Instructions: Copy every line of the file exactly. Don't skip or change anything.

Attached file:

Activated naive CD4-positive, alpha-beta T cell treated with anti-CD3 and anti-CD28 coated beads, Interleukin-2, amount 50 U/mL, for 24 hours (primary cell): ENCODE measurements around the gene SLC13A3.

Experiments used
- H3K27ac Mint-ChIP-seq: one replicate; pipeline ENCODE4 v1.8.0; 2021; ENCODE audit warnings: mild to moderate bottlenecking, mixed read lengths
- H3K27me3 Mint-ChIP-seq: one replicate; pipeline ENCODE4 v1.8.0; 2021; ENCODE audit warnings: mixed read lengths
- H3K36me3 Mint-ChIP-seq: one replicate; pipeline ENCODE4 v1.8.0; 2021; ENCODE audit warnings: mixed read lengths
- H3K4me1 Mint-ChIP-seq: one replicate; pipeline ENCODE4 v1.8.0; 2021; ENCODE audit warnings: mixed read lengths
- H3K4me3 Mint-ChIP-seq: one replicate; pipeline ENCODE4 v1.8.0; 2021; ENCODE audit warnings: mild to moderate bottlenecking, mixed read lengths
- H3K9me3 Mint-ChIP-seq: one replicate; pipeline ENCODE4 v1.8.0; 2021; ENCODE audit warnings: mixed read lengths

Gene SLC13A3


Activated naive CD4-positive, alpha-beta T cell treated with anti-CD3 and anti-CD28 coated beads, Interleukin-2, amount 50 U/mL, for 24 hours (primary cell): ENCODE measurements around the gene SLC13A3.

Experiments used
- H3K27ac Mint-ChIP-seq: one replicate; pipeline ENCODE4 v1.8.0; 2021; ENCODE audit warnings: mild to moderate bottlenecking, mixed read lengths
- H3K27me3 Mint-ChIP-seq: one replicate; pipeline ENCODE4 v1.8.0; 2021; ENCODE audit warnings: mixed read lengths
- H3K36me3 Mint-ChIP-seq: one replicate; pipeline ENCODE4 v1.8.0; 2021; ENCODE audit warnings: mixed read lengths
- H3K4me1 Mint-ChIP-seq: one replicate; pipeline ENCODE4 v1.8.0; 2021; ENCODE audit warnings: mixed read lengths
- H3K4me3 Mint-ChIP-seq: one replicate; pipeline ENCODE4 v1.8.0; 2021; ENCODE audit warnings: mild to moderate bottlenecking, mixed read lengths
- H3K9me3 Mint-ChIP-seq: one replicate; pipeline ENCODE4 v1.8.0; 2021; ENCODE audit warnings: mixed read lengths

Gene SLC13A3